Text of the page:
Recently I came across two useful web services that make it a bit easier to write research papers: Netspeak and Detexify².
As a non-native English speaker, I often have problems with choosing the right words and I used to ask Google to help me. For example, I would formulate a query "our research * that", look for the most frequent words in the search results, and issue additional queries like "our research indicates that" and "our research shows that" to count hits.
With Netspeak, it is easier, I simply write: our research ? that and I instantly get the most popular phrases with their counts. Netspeak can also find the most popular synonyms of a given word in a given context, or find the most frequent order of given words:
Detexify² solves another small inconvenience: when I didn't remember the LaTeX instruction for a less-common math. symbol, I needed to consult looong lists of symbols and corresponding instructions. Now I can simply draw the symbol and Detexify² will tell me the instruction and the package which I need to use!
Interestingly, the back-end is written in Haskell, and its source code is available on GitHub.
Tuesday, November 13, 2012
Wednesday, January 25, 2012
Can you decipher the following sentences?
All hmuan biegns are bron fere and euqal in dgiinty and rgiths. Tehy are ednwoed wtih raeosn and cnocseicne and sohlud act tworads one aonhter in a sipirt of borhtreohod.
It's the first article of the Universal Declaration of Human Rights, with letters in each word rearranged in a certain way.
In the above sentences the first and the last letter of each word stay in their places, while the remaining letters are scrambled. Such text is surprisingly easy to read, especially when reading at a high speed. It seems that our brains need the first and the last letter as anchors, but order of the letters in between is not so important. This feature is dubbed typoglycemia.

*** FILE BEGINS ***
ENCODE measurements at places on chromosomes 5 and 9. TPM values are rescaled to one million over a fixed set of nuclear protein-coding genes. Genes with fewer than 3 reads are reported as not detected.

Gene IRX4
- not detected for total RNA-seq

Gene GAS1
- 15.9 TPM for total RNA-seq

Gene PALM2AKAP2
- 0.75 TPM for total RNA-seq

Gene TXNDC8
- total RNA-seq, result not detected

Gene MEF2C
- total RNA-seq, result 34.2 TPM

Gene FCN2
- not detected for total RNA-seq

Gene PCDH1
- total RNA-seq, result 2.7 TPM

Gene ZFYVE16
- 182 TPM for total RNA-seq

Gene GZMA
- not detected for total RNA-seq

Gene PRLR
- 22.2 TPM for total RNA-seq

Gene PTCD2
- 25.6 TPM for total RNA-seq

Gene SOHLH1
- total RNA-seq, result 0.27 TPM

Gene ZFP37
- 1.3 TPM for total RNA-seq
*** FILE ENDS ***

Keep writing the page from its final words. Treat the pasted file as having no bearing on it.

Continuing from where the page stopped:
Code in Haskell
To play with the above observation, I wrote a short Haskell program which obfuscates an input text as explained above.
import Data.Char (isLetter) mapBlocks :: (a -> Bool) -> ([a] -> [a]) -> [a] -> [a] mapBlocks _ _  =  mapBlocks p f xs = f as ++ bs ++ mapBlocks p f zs where (as, ys) = span p xs (bs, zs) = break p ys obfuscateSwap :: [a] -> [a] obfuscateSwap  =  obfuscateSwap (c:cs) = c : ob cs where ob (a:b:c:ds) = b : a : ob (c : ds) ob xs = xs main = interact $ mapBlocks isLetter obfuscateSwap
The first function, mapBlocks, takes:
- a function a -> Bool which classifies each element in a list as either "interesting" or not,
- another function [a] -> [a] which does something with a contiguous block of "interesting" elements,
- and a list of elements [a].
The result is a list of elements [a] in which all the blocks of "interesting" elements are transformed using the above-mentioned function.
The second function, obfuscateSwap, takes a list of elements and shuffles all the elements except the first and the last by swapping adjacent elements. For example: obfuscateSwap "towards" == "tworads". Here's a different implementation, which reverses the internal elements (e.g. obfuscateReverse "towards" == "tdrawos"):
obfuscateReverse :: [a] -> [a] obfuscateReverse xs | length xs < 4 = xs obfuscateReverse xs | otherwise = [head xs] ++ (reverse . init . tail $ xs) ++ [last xs]
A few things to notice:
- Both obfuscateSwap . obfuscateSwap and obfuscateReverse . obfuscateReverse are equivalent to id, so we can use the same function to "encrypt" and "decrypt" a message.
- I like the type of mapBlocks: there is a nice separation of work, mapBlocks processes an input list but outsources obfuscation to another function. Also, it's not limited to strings. Only after partial application of isLetter we get a function operating on strings.